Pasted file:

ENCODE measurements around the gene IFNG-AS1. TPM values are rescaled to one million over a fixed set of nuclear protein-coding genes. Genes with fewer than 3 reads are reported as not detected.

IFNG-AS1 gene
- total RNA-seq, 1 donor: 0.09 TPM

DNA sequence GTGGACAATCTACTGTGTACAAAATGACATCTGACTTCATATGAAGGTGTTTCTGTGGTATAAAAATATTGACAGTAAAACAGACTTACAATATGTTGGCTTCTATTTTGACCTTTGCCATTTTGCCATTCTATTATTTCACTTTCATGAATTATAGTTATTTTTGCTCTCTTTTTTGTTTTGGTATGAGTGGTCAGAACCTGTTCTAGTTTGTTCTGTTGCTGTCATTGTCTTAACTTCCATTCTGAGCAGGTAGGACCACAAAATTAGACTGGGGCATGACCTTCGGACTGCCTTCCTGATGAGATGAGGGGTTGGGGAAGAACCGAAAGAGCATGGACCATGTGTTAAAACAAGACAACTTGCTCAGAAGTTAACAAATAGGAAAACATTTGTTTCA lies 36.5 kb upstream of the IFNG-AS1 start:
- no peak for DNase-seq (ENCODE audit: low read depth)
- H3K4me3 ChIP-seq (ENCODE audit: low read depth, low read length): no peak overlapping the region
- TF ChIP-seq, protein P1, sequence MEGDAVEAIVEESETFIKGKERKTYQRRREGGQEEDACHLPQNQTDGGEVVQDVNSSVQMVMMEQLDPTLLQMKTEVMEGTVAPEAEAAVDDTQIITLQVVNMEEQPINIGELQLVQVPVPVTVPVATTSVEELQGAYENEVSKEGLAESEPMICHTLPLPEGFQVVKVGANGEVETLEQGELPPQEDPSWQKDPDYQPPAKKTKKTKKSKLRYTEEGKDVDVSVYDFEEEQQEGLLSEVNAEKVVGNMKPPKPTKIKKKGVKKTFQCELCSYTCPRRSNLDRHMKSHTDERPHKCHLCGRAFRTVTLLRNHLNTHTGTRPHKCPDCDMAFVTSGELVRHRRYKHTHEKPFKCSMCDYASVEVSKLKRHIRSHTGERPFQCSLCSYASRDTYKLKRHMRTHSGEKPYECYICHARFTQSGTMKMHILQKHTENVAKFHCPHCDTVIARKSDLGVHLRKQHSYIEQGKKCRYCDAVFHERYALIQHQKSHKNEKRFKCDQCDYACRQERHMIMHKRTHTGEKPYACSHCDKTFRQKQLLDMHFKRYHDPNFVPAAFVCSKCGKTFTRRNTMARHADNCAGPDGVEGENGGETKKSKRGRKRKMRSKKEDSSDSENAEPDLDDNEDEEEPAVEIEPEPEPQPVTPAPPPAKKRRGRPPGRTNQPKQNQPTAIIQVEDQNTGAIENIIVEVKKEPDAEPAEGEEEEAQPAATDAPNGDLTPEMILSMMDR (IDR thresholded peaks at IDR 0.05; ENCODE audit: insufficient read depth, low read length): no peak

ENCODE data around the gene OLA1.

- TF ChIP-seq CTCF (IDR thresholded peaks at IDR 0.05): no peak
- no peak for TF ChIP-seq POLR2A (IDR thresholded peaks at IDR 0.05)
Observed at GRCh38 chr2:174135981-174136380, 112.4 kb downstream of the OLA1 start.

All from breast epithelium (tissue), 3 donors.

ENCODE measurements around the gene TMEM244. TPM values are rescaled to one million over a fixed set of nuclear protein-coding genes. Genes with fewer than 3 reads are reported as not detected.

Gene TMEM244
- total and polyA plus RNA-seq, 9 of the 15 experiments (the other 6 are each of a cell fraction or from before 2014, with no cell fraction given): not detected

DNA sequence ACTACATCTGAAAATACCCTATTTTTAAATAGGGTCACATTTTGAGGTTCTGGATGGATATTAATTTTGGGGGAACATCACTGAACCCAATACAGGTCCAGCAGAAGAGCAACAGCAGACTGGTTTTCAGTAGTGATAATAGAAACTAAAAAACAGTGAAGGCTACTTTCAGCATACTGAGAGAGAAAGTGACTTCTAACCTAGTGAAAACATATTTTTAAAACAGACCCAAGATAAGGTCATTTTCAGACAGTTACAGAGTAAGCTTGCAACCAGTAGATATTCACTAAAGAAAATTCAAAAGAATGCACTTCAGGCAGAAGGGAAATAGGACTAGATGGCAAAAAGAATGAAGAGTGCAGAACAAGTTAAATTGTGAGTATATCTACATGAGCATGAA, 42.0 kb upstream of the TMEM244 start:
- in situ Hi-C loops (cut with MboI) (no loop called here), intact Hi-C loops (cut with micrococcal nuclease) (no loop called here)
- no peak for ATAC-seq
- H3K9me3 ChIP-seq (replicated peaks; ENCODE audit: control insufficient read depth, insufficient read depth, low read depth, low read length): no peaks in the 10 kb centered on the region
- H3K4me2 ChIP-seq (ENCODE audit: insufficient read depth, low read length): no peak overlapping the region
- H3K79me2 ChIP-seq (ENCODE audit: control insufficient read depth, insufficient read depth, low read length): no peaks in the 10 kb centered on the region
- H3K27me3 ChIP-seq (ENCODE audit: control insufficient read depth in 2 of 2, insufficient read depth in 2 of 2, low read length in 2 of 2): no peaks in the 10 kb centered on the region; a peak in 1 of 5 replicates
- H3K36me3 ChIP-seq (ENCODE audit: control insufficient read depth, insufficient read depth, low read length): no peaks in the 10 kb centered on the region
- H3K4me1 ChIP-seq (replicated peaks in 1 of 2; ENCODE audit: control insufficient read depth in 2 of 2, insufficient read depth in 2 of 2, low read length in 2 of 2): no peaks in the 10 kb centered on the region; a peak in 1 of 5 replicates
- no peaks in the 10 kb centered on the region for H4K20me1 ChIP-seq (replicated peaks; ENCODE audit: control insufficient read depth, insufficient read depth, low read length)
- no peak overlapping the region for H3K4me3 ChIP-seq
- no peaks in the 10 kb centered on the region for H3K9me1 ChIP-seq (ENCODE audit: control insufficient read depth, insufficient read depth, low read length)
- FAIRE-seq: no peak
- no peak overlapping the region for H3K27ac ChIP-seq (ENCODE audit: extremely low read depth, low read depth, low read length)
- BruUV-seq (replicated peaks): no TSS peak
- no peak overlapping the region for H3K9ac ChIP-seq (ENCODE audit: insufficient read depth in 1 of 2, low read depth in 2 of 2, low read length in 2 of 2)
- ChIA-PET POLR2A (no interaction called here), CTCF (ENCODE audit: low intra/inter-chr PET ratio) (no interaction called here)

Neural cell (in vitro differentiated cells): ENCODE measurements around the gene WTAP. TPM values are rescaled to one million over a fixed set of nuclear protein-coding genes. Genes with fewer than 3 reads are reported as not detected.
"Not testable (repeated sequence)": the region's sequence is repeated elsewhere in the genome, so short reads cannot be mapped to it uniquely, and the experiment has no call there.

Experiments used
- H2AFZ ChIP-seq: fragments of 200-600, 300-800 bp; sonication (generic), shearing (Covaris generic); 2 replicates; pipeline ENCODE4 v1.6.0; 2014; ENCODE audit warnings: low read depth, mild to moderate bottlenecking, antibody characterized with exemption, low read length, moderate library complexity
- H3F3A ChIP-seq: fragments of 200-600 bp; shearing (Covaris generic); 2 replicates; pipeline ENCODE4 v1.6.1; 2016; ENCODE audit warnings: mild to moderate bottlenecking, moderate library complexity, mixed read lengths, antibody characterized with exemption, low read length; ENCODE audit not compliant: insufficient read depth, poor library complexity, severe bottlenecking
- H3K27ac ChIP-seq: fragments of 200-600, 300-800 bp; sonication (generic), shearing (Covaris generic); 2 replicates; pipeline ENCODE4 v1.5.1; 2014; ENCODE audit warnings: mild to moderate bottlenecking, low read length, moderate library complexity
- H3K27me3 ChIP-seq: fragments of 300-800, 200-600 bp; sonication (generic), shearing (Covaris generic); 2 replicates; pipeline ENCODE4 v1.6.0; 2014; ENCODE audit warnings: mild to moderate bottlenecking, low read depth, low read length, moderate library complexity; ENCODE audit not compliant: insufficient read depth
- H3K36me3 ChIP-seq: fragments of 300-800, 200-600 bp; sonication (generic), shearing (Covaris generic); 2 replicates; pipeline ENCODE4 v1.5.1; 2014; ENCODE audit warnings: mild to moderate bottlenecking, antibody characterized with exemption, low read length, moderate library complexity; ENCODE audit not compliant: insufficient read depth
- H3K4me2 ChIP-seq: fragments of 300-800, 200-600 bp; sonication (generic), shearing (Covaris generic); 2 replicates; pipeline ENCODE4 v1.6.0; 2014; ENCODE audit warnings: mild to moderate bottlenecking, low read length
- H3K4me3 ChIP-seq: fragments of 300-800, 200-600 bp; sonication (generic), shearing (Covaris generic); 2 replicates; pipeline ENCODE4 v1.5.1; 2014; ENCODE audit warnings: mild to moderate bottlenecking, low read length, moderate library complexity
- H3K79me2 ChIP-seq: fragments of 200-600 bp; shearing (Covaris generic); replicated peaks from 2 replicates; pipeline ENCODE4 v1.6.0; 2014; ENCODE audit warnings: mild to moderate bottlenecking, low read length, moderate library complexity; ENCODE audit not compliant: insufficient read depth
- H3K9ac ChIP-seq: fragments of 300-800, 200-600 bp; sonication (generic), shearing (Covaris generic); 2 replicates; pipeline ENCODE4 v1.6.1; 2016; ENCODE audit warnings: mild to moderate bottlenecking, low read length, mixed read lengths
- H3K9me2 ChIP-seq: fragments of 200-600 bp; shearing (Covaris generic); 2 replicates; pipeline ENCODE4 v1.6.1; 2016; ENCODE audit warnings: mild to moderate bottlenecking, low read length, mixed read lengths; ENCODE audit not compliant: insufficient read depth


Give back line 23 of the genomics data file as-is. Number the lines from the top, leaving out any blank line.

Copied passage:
- H3K36me3 ChIP-seq (ENCODE audit: control insufficient read depth, insufficient read depth, low read length): no peaks in the 10 kb centered on the region